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Not So Sweet: The Truth About Sugar

What do carob syrup, muscovado, sorbitol, and dehydrated cane juice all have in common?

These, along with 52 others, are just another way to say sugar!  That means there are 56 different ways sugar can be listed on food labels, which makes it hard to determine what foods really are a healthy choice.

The World Health Organization suggests limiting your daily sugar intake to 25 grams.  This advice is hard to stick to when addedsugar hides in ¾ of the 600,000 items in the grocery store! The other ¼ of the food includes:
  • Fruits
  • Vegetables
  • Eggs
  • Meats
  • Fish
  • Nuts
  • Water

By sticking to this list, you will reduce your sugar consumption and start living a happier, healthier life.

The more you know! 

Click here for more astonishing sugar facts!  Sugar: Hiding in Plain Sight

Allie Raich
Health Information Management

Reference
TED-Ed. 2014, March 31. Sugar: Hiding in plain sight Robert Lustig.

Thursday, November 3, 2016

Employee Holiday Newsletter!

"The first wealth is health" ~ Ralph Waldo Emerson
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Thankfulness, Mindfulness, and Your Mental Health

This month's newsletter is dedicated to thankfulness and mindfully enjoying the holiday season. However, along with the excitement of the holidays can come feelings of sadness, exhaustion, anxiety, and stress. Feeling like you "have the blues" is fairly common during stressful times, but when do "the blues" become something more? There are multiple resources to turn to if you are concerned you may be suffering from depression. Please, do not be afraid to seek help and take care of U!

~The Employee WellU Team
ARTICLE ON GRATITUDE FROM MISSION INTEGRATION
by Gary Boelhower
 
The months of November and December contain holidays and holy days in several traditions that focus on gratitude and giving thanks. An attitude of gratitude centers our attention on the good things happening in our community, workplace, and family. When we take time to be thankful, we often recognize blessings and gifts that we regularly overlook or take for granted. We notice the beauty of creation outside our window. We appreciate the talents and skills of our colleagues. We acknowledge all the facets of a life well-lived in body, mind and spirit.
The Rule of St. Benedict (The Rule) helps us understand that gratitude is not only a feeling or attitude but also involves particular kinds of actions. When we are grateful for our colleagues and family members, we consult with them about important matters that face us. We take the time to listen deeply to the diversity of perspectives and take them into account. We honor the divergent viewpoints that each person brings to the table.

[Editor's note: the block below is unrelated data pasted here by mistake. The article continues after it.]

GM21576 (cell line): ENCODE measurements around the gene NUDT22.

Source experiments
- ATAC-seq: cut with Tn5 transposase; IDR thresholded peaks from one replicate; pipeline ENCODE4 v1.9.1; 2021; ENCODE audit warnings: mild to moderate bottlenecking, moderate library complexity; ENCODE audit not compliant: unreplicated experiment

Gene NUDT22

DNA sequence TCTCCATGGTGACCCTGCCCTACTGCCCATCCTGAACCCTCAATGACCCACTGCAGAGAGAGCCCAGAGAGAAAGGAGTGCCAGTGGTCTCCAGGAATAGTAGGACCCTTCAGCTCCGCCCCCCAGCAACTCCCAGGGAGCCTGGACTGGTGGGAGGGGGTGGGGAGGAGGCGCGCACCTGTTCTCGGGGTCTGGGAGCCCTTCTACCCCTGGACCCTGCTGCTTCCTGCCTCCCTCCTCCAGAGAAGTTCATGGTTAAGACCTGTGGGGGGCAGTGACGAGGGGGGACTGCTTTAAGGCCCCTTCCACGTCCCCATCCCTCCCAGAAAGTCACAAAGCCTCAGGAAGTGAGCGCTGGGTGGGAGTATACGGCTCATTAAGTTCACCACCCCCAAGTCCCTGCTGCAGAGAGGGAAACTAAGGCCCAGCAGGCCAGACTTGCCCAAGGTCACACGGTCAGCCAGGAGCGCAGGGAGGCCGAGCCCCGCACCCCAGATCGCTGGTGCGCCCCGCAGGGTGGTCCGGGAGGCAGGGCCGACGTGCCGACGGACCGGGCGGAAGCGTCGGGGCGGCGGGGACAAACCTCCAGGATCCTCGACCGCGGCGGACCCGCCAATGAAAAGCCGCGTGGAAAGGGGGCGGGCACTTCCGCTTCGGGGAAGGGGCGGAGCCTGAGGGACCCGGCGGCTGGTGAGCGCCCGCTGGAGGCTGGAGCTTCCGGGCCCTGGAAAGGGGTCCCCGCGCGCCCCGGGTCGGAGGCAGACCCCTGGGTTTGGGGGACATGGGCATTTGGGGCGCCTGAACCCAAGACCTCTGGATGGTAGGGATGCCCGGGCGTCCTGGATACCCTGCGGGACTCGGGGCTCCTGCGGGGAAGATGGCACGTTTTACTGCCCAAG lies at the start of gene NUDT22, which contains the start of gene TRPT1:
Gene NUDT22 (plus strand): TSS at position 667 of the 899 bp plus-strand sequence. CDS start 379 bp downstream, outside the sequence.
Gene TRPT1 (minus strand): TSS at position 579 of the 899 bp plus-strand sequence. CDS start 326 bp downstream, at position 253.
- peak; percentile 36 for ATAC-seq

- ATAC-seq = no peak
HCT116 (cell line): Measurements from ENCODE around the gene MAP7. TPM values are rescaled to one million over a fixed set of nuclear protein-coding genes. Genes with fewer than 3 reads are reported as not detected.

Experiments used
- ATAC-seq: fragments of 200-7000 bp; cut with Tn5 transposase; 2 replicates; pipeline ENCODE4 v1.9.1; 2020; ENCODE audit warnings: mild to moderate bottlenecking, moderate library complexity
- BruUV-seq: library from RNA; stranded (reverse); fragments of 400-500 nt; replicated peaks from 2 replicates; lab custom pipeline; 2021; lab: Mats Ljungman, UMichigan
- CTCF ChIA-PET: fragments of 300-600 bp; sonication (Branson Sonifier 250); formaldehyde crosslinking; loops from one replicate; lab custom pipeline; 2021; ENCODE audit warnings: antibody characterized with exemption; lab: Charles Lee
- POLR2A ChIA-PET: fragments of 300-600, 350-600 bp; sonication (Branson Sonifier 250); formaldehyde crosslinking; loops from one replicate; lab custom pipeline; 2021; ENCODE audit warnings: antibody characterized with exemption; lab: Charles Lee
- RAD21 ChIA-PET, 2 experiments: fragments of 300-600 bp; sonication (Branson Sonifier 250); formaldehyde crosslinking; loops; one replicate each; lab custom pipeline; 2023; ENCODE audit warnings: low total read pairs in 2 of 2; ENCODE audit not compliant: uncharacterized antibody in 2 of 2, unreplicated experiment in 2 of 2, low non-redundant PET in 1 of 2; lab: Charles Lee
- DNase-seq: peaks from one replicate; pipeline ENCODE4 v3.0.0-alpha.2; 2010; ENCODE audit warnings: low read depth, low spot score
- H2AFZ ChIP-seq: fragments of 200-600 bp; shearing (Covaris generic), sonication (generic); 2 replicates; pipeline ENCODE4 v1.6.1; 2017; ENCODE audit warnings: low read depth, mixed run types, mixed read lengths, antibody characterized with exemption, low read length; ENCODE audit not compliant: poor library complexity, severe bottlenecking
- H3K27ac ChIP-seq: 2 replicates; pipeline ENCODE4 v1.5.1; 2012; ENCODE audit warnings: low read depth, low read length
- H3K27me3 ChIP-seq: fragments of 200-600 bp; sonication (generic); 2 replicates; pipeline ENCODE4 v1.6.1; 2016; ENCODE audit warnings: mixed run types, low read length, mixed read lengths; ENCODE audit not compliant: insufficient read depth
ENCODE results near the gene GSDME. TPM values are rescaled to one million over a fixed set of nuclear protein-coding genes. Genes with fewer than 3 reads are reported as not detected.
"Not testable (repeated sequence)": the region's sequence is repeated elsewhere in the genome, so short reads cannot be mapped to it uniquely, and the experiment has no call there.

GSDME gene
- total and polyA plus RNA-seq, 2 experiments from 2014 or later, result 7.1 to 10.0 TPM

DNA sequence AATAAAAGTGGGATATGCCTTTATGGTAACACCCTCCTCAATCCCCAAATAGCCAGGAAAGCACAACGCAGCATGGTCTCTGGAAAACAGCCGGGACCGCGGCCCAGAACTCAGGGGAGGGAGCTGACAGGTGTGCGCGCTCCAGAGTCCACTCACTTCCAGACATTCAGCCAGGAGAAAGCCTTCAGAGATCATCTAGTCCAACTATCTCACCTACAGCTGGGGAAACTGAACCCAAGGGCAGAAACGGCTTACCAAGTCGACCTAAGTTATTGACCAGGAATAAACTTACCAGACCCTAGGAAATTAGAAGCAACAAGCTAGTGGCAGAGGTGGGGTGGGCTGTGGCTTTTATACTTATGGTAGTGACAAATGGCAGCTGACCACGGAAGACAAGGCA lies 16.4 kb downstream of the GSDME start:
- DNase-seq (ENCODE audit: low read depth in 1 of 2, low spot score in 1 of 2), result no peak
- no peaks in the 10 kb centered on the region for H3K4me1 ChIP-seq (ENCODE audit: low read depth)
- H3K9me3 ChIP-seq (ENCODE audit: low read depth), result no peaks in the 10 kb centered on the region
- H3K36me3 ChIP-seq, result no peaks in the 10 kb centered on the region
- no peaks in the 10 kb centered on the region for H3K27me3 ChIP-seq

The Rule says, "As often as anything important is to be done in the monastery, the abbot shall call the whole community together and himself explain what the business is; and after hearing the advice of the brothers, let him ponder it and follow what he judges the wiser course. ... The brothers, for their part, are to express their opinions with all humility, and not presume to defend their own views obstinately (chapter 3)." When we are truly grateful, we are hospitable to others; we invite their wisdom and experience. We treat them and their ideas with respect. We try to step into another's experience so that we might more fully understand.
Our Benedictine values of respect and hospitality are ways of living out an attitude of gratitude. Of course this isn't easy, especially when we are dealing with something important. We often feel that our own perspective is the right one, that our own solution to a problem or issue would be most effective. It is challenging to not defend our personal position and to nurture a spirit of authentic inquiry. This requires staying open, setting aside our own assumptions and mental models, listening with the possibility of transformation.
Perhaps this is why secular holidays and sacred holy days encourage us to give thanks, to take time out to be grateful, to practice seeing the gifts and blessings that others bring into our lives. When we continue to develop this attitude of gratitude, we become better at inviting and hearing the voices of others, perhaps especially when we are facing difficult decisions. We begin to see the diversity of viewpoints as riches rather than roadblocks to getting our own way. When gratefulness becomes a more frequent practice, we become more respectful and hospitable to the people in our lives and to all their different ways of thinking. Both we and they are better for it.

For a daily inspiration about gratitude, see:        

Check out Fitness Focus below for exercises and tips to reduce lower back pain!
More than "the blues": What you need to know about depression
By: Hannah Rod

All too often it seems, we see or hear the word "depression" and immediately shy away from an important conversation. Maybe we are too busy to think about the implications of a diagnosis of depression in ourselves, or are fearful of the signs of this condition in our loved ones. Whatever the reason, the need for a deeper understanding and meaningful conversation remains.

An estimated 6.9% of Americans suffer from major depression. Unfortunately, only 35.5% of those individuals seek treatment for their condition. The question is posed; why is mental health not treated as significantly as physical health? The brain is an organ of our body, just like our heart, liver, and kidneys. If any of these organs develop a disease or need care, it would be expected that most people would seek out the most effective treatment to keep their body working properly. Mental health and cognitive well-being should not be discounted in importance.

Depression is more than the occasional bout of sadness, or a bad day. Depression is broadly defined as abnormal activity of neural circuits in the brain, though its characterizations in people's everyday lives are far more extensive. Symptoms of weight fluctuation, varied sleep patterns, and loss of interest are frequently discussed. However, persistent physical ailments like muscle soreness and exhaustion are also common. Feelings of hopelessness or worthlessness that persist for two weeks or more may be diagnosed as depression.